Journals LibraryNHS NIHR - National Institute for Health and Care Research
Efficacy and Mechanism Evaluation (EME) Programme
The EME Programme funds clinical efficacy studies. The studies we support usually test if an intervention works as expected in a well-defined population or group of patients. The Programme also provides an opportunity to use clinical studies to understand disease or treatment mechanisms, which may in turn lead to improvements in health and patient care.
We fund clinical studies to test interventions where proof of concept has already been demonstrated, allowing their progress through early clinical trials and on to larger, later clinical trials. Treatment with drugs or biological compounds, psychological interventions, public health initiatives, diagnostic tests and medical devices are all within the remit of the Programme. Treatments or interventions intended to prevent disease are also included.
We support science driven studies with an expectation of substantial health gain, and aim to support excellent clinical science. The clinical research that we fund is underpinned by robust scientific evidence and is focussed on potential to benefit patients in the medium to longer term.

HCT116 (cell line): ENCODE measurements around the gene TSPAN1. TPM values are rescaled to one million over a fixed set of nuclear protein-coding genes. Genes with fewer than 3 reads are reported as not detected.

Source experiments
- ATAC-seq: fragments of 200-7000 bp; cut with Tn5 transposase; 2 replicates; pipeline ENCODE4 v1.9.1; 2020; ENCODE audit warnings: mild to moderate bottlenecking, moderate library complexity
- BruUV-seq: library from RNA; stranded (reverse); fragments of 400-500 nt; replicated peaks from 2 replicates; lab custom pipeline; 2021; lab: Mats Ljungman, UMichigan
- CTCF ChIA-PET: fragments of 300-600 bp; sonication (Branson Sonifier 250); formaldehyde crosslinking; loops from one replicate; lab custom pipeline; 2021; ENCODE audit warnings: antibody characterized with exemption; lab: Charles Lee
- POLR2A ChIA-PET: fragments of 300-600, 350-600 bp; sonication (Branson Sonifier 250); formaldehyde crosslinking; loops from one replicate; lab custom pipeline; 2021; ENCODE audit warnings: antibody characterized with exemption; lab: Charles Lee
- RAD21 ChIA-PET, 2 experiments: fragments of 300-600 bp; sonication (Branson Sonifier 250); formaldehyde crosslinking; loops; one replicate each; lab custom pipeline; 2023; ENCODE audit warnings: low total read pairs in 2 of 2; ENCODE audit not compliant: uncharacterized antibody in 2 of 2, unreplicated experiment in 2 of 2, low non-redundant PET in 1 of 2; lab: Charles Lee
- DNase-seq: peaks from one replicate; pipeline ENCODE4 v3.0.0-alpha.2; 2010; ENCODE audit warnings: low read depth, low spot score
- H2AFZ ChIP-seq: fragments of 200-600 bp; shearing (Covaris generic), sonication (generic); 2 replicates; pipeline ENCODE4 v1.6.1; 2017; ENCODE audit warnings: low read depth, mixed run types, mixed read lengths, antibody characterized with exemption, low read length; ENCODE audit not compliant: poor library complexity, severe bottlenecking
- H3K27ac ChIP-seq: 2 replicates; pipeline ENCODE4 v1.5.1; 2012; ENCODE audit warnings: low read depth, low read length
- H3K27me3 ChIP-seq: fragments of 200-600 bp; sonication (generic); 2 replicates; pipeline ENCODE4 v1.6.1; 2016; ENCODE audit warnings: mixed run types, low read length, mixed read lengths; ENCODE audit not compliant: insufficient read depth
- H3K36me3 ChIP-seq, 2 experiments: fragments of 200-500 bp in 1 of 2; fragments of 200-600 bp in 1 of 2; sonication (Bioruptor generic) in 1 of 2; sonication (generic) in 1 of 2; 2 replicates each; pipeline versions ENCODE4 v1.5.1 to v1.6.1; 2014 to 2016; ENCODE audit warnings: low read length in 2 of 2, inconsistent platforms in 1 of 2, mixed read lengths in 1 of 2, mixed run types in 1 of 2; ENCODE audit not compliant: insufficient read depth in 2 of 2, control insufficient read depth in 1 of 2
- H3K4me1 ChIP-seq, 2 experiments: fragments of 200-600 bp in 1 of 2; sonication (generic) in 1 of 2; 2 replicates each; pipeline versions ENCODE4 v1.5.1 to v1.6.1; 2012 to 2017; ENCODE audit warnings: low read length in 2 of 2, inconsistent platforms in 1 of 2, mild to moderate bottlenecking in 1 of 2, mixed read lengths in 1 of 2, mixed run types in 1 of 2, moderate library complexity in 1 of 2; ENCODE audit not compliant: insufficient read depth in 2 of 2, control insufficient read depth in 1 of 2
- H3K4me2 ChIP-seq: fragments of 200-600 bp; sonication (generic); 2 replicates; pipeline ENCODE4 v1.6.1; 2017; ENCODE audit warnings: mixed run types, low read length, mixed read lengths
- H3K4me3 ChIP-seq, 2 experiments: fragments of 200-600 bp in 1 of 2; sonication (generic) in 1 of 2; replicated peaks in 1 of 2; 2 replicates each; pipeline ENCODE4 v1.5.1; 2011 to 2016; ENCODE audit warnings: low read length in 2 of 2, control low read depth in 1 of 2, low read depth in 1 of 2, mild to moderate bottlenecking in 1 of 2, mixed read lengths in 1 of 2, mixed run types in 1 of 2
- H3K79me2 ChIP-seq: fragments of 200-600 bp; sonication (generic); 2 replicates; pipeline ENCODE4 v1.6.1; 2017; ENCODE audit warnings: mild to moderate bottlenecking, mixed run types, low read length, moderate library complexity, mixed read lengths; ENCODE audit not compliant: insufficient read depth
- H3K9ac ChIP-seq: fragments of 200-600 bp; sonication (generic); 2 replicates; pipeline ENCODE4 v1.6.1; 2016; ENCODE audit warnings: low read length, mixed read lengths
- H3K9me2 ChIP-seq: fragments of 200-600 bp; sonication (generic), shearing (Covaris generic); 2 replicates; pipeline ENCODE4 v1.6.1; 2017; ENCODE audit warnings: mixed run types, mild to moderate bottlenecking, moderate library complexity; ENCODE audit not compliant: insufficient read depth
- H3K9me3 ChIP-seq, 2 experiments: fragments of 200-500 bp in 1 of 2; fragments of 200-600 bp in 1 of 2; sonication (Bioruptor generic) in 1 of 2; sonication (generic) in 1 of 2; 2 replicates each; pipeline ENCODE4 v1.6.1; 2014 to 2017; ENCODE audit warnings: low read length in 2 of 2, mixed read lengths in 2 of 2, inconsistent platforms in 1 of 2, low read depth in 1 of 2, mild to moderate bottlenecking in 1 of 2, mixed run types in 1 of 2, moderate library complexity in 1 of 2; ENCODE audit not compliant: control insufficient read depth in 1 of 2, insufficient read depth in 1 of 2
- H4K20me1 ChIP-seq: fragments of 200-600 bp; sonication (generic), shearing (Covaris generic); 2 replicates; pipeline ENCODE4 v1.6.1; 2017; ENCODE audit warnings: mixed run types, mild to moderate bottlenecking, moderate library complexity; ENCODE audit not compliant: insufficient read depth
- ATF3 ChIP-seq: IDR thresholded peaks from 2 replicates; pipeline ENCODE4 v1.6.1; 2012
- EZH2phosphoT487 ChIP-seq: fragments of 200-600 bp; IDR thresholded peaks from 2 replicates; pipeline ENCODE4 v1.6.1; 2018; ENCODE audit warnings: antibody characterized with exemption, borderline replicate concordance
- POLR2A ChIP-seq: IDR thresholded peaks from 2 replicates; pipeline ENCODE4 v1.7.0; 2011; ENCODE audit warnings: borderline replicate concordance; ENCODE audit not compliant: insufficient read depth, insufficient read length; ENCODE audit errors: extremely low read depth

The EME Programme works closely with the Medical Research Council’s (MRC) translational funding programmes, the NIHR Health Technology Assessment (HTA) Programme and the NIHR Invention for Innovation (i4i) Programme. The EME Programme plays a key role in translational research, pulling through research into clinical efficacy trials.
The EME Programme is funded by the MRC and the NIHR, with contributions from the CSO in Scotland and NISCHR in Wales and the HSC R&D, Public Health Agency in Northern Ireland. It is managed by the NIHR Evaluation, Trials and Studies Coordinating Centre (NETSCC) based at the University of Southampton.
Apply for our funding
To see the latest funding opportunities, please visit our funding opportunities page.
Find out more about Efficacy and Mechanism Evaluation research projects.
View published research in the Efficacy and Mechanism Evaluation journal